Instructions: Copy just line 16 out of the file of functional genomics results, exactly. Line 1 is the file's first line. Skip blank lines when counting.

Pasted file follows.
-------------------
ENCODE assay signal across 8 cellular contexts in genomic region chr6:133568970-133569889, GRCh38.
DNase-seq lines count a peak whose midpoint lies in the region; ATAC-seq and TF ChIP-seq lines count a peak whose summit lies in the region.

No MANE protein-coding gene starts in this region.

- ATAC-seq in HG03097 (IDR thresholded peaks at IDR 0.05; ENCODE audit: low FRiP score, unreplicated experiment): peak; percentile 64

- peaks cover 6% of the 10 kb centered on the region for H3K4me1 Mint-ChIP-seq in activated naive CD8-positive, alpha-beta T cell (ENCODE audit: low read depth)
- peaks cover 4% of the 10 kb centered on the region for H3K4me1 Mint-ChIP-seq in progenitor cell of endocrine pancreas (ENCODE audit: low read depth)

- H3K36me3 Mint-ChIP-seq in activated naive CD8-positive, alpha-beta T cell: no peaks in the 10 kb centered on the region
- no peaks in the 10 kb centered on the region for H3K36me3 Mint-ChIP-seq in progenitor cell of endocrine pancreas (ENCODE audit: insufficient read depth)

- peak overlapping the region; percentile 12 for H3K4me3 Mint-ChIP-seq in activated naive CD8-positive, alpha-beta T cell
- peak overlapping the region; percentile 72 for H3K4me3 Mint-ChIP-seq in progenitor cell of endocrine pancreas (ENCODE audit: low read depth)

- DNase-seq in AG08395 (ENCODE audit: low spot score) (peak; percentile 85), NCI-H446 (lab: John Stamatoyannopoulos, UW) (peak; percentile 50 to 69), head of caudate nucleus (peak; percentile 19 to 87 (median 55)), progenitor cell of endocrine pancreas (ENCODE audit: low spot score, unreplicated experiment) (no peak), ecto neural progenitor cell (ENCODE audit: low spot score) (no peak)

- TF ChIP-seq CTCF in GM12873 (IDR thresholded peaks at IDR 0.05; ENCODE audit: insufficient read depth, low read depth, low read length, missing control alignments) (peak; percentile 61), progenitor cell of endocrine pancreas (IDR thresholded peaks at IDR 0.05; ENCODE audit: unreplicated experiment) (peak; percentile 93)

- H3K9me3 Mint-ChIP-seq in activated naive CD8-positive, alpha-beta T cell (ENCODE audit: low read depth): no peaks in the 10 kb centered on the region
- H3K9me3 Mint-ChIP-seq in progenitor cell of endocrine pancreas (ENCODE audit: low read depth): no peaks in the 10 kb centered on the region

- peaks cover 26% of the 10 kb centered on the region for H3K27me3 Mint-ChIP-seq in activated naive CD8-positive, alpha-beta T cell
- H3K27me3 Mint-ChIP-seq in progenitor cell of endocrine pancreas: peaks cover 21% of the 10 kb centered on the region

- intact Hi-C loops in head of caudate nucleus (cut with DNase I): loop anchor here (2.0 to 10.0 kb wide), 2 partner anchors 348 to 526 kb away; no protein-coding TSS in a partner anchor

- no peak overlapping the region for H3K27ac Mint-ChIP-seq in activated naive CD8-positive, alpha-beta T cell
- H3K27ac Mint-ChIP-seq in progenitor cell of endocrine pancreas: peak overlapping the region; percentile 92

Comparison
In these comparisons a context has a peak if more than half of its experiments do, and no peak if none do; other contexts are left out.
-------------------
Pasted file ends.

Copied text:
- H3K27me3 Mint-ChIP-seq in progenitor cell of endocrine pancreas: peaks cover 21% of the 10 kb centered on the region